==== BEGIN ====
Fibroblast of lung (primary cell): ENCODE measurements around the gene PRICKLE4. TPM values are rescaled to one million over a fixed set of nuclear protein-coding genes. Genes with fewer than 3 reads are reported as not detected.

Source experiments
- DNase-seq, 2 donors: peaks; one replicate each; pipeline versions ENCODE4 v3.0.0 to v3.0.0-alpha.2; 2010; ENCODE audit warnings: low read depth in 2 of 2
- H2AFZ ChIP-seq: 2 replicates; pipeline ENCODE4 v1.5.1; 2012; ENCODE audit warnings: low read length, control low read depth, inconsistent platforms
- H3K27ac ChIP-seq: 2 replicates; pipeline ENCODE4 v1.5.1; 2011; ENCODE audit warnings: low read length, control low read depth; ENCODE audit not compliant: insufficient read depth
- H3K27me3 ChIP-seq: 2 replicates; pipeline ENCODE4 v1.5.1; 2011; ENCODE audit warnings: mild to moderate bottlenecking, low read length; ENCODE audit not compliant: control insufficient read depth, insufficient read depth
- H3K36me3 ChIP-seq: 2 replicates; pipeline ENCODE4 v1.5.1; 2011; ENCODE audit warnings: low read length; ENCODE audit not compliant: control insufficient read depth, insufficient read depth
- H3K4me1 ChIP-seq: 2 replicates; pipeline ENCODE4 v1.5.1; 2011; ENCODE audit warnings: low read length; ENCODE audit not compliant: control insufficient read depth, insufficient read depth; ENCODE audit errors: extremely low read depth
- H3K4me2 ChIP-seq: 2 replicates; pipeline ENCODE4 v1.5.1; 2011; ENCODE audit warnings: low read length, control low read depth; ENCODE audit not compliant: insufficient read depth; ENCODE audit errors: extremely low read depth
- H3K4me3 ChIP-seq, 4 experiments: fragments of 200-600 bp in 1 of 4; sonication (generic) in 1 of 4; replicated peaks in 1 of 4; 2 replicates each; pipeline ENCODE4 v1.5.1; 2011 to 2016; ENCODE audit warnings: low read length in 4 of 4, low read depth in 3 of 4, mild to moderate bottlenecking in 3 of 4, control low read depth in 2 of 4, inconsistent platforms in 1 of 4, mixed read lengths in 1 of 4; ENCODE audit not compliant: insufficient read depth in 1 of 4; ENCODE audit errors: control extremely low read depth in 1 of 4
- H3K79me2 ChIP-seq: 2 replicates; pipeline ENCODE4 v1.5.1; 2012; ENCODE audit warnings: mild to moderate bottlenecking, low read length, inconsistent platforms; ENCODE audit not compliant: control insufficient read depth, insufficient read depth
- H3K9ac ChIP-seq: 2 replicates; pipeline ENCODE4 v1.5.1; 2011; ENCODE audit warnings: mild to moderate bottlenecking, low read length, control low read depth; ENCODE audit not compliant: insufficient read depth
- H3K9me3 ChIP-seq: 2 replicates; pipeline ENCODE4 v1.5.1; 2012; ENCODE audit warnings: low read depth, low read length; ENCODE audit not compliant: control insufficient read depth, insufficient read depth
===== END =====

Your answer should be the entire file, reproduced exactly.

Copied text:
Fibroblast of lung (primary cell): ENCODE measurements around the gene PRICKLE4. TPM values are rescaled to one million over a fixed set of nuclear protein-coding genes. Genes with fewer than 3 reads are reported as not detected.

Source experiments
- DNase-seq, 2 donors: peaks; one replicate each; pipeline versions ENCODE4 v3.0.0 to v3.0.0-alpha.2; 2010; ENCODE audit warnings: low read depth in 2 of 2
- H2AFZ ChIP-seq: 2 replicates; pipeline ENCODE4 v1.5.1; 2012; ENCODE audit warnings: low read length, control low read depth, inconsistent platforms
- H3K27ac ChIP-seq: 2 replicates; pipeline ENCODE4 v1.5.1; 2011; ENCODE audit warnings: low read length, control low read depth; ENCODE audit not compliant: insufficient read depth
- H3K27me3 ChIP-seq: 2 replicates; pipeline ENCODE4 v1.5.1; 2011; ENCODE audit warnings: mild to moderate bottlenecking, low read length; ENCODE audit not compliant: control insufficient read depth, insufficient read depth
- H3K36me3 ChIP-seq: 2 replicates; pipeline ENCODE4 v1.5.1; 2011; ENCODE audit warnings: low read length; ENCODE audit not compliant: control insufficient read depth, insufficient read depth
- H3K4me1 ChIP-seq: 2 replicates; pipeline ENCODE4 v1.5.1; 2011; ENCODE audit warnings: low read length; ENCODE audit not compliant: control insufficient read depth, insufficient read depth; ENCODE audit errors: extremely low read depth
- H3K4me2 ChIP-seq: 2 replicates; pipeline ENCODE4 v1.5.1; 2011; ENCODE audit warnings: low read length, control low read depth; ENCODE audit not compliant: insufficient read depth; ENCODE audit errors: extremely low read depth
- H3K4me3 ChIP-seq, 4 experiments: fragments of 200-600 bp in 1 of 4; sonication (generic) in 1 of 4; replicated peaks in 1 of 4; 2 replicates each; pipeline ENCODE4 v1.5.1; 2011 to 2016; ENCODE audit warnings: low read length in 4 of 4, low read depth in 3 of 4, mild to moderate bottlenecking in 3 of 4, control low read depth in 2 of 4, inconsistent platforms in 1 of 4, mixed read lengths in 1 of 4; ENCODE audit not compliant: insufficient read depth in 1 of 4; ENCODE audit errors: control extremely low read depth in 1 of 4
- H3K79me2 ChIP-seq: 2 replicates; pipeline ENCODE4 v1.5.1; 2012; ENCODE audit warnings: mild to moderate bottlenecking, low read length, inconsistent platforms; ENCODE audit not compliant: control insufficient read depth, insufficient read depth
- H3K9ac ChIP-seq: 2 replicates; pipeline ENCODE4 v1.5.1; 2011; ENCODE audit warnings: mild to moderate bottlenecking, low read length, control low read depth; ENCODE audit not compliant: insufficient read depth
- H3K9me3 ChIP-seq: 2 replicates; pipeline ENCODE4 v1.5.1; 2012; ENCODE audit warnings: low read depth, low read length; ENCODE audit not compliant: control insufficient read depth, insufficient read depth